Decision disputed and upheld (2017-18)
All Paid Claims
Reconsideration rate
Reconsideration
affirmation rate
Appealed
to AAT
AAT decisions
affirmation rate

Recent cases

Comcare and the SRCC monitor Court and Administrative Appeals Tribunal proceedings concerning the Safety, Rehabilitation and Compensation Act 1988. The SRCC has a policy on reporting potentially scheme significant matters.
What is administrative action taken ‘in respect of the employee’s employment’?

Full Federal Court — [2018] FCAFC 26 (26 April 2018)

Tribunal — [2017] AATA 1228 (8 August 2017)

The employee claimed compensation for a psychological condition after his employer transferred him under a ‘regular mobility process’ (RMP) policy. The RMP policy provided that employees could be moved between divisions after they had worked in one division for over three years.

Comcare denied liability because the transfer under the RMP policy was a ‘reasonable administrative action taken in a reasonable manner’ (RAA) in respect of the employee’s employment. The Tribunal set aside Comcare’s decision, finding that the transfer was not an RAA because the RMP Policy applied to all employees and was not directed specifically to the employee.

Comcare’s appeal to the Full Federal Court was allowed. The Full Court found the transfer was administrative action because:
  • it was not part of the employee’s ordinary work duties;
  • it was not a direction about the employee’s duties or how to perform those duties;
  • even though the RMP Policy applied to all employees, the transfer decision was directed specifically to the employee and his employment.
What constitutes ‘out of, or in the course of employment’?

Tribunal — [2018] AATA 670 (26 March 2018)

The employee suffered a physical injury while playing netball at the Department of Human Services (DHS) Games, held over a weekend.

Comcare denied liability because the injury did not arise out of, or in the course of, his employment. While the employer promoted the games, participation was voluntary and participants had to arrange their own travel and accommodation.

The Tribunal affirmed Comcare’s decision. The Tribunal found:
  • The employee was not deemed to be in the course of employment because a weekend away is not being ‘temporarily absent’ from work at the direction or request of the employer (s 6(1)(c)).
  • Because the injury occurred on a weekend, there needed to be a closer association with employment before the injury could be compensable. The Tribunal stated that this may have been satisfied if the employer directed or requested that the employee attend the games. It was not sufficient that the employee was induced or encouraged to attend.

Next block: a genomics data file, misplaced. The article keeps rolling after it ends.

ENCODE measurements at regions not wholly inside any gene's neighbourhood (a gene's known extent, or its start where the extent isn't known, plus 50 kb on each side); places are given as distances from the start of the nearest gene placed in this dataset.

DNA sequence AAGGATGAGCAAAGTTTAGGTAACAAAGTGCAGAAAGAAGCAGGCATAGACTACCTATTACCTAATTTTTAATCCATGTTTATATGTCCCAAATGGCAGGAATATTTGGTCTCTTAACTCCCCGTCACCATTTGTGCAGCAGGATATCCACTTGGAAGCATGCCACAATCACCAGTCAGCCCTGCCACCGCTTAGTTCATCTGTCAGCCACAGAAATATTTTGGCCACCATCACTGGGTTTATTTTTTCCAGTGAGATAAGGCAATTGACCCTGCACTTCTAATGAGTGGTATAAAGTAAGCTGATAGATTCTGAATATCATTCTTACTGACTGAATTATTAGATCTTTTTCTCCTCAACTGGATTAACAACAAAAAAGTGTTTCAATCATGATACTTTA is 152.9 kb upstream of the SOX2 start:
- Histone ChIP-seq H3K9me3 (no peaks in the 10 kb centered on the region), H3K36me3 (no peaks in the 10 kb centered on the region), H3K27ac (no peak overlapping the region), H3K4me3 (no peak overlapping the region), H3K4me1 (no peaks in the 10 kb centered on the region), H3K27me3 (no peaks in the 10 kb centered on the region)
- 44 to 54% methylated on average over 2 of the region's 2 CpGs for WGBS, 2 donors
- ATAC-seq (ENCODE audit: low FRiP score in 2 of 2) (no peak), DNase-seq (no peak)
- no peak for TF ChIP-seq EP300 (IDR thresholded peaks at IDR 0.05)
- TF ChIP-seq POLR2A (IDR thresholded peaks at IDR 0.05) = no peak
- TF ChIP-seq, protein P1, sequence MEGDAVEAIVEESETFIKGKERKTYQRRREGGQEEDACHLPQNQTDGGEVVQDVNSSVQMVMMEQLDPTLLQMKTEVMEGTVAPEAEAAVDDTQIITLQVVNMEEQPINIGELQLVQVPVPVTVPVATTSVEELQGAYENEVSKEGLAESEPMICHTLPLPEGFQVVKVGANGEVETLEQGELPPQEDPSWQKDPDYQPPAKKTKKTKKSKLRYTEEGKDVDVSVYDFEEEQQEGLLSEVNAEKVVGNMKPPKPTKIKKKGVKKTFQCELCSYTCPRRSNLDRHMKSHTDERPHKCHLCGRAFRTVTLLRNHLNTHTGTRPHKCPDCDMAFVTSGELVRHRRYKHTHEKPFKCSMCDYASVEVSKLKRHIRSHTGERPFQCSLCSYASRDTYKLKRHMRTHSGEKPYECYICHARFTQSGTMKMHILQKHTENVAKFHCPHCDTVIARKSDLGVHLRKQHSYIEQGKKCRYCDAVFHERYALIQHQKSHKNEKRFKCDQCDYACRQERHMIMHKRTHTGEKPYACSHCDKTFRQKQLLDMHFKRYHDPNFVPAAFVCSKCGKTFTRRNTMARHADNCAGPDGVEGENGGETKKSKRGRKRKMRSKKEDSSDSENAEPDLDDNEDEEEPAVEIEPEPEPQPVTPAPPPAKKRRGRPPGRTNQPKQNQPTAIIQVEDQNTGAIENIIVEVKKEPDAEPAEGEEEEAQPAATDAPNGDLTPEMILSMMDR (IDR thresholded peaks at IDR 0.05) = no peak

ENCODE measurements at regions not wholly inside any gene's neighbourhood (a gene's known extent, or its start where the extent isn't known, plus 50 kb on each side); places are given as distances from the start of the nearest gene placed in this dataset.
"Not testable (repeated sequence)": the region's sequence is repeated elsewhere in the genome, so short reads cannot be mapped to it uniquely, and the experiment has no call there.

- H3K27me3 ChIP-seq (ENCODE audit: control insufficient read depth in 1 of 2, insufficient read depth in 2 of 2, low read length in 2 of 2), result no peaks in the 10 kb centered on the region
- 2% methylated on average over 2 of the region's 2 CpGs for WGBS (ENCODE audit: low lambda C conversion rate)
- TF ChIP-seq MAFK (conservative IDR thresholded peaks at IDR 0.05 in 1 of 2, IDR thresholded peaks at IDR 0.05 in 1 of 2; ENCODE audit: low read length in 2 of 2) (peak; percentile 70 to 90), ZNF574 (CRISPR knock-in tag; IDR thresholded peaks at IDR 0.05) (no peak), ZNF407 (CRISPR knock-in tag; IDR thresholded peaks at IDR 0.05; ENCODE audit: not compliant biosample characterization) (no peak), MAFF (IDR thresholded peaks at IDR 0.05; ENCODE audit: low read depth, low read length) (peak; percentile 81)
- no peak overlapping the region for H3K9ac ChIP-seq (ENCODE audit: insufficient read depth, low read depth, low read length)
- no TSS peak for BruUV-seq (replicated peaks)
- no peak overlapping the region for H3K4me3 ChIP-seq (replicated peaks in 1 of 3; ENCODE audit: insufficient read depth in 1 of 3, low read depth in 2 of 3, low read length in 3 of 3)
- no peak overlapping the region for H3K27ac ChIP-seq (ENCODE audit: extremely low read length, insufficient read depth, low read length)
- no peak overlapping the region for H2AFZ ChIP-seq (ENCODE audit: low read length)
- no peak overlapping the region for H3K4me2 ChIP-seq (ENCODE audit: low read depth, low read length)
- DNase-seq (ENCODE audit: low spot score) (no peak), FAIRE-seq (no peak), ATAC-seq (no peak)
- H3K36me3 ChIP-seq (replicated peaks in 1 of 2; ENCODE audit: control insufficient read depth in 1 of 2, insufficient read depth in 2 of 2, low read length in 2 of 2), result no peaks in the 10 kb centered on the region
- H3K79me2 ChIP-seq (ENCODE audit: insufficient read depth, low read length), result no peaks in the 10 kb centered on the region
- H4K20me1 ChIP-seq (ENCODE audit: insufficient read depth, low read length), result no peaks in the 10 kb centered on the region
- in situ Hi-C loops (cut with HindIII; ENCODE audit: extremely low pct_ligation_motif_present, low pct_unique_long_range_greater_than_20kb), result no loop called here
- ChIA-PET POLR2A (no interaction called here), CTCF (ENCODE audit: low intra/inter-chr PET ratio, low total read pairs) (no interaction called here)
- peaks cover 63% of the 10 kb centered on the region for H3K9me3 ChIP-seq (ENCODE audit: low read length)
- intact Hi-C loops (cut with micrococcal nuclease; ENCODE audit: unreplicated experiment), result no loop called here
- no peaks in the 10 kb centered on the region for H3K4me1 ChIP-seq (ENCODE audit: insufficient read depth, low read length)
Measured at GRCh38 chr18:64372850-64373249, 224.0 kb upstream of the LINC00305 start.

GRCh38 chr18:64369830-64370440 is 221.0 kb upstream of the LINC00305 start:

What is the proper statutory construction of ‘injury (other than a disease)’? Can the decision maker reconsider whether the employee still suffers from the ‘injury’ each time a compensation determination is made?

Full Federal Court — [2017] FCA 143 (5 September 2017)

Tribunal — [2016] AATA 459 (30 June 2016)

The employee worked at the Canberra Hospital for a short period in early 2011. Comcare initially accepted liability for an adjustment reaction suffered by the employee during that time. Comcare determined in 2013 that it was no longer liable as the adjustment reaction had resolved. The employee applied to have that decision reviewed by the Tribunal.

The Tribunal (Humphries DP) affirmed Comcare’s decision on the grounds that:

  1. the adjustment reaction was properly categorised as an ‘ailment’, not an ‘injury,’ due to the condition being suffered as a result of a slow build-up of hurt and resentment rather than a climactic episode; and
  2. while the ailment had not resolved, non-employment factors had pushed the employment factors into the background, so that employment no longer contributed to the ailment to a significant degree.

The Full Court of the Federal Court (Kenny, Tracey and Bromberg JJ) unanimously upheld the Tribunal’s finding that the adjustment reaction was an ailment. While ailments and injuries are not mutually exclusive, the Tribunal had properly considered the nature and incidents of the psychological change and concluded that it was not an injury in the primary sense. The Tribunal was entitled to rely on the lack of any suddenness in the psychological change, even though suddenness is not essential for a condition to be an ‘injury’.

The Full Court also found that the Tribunal was able to consider whether employment still contributed to the ailment to a significant degree. The Tribunal’s approach of weighing up the employment and non-employment factors in finding that the employee was no longer entitled to compensation was correct at law.

What does ‘as a result of’ mean for the purposes of the reasonable administrative action exclusion?

Full Federal Court - [2017] FCAFC 64 (24 April 2017)

Federal Court – [2016] FCA 709 (15 June 2016)

Tribunal – [2015] AATA 189 (27 March 2015)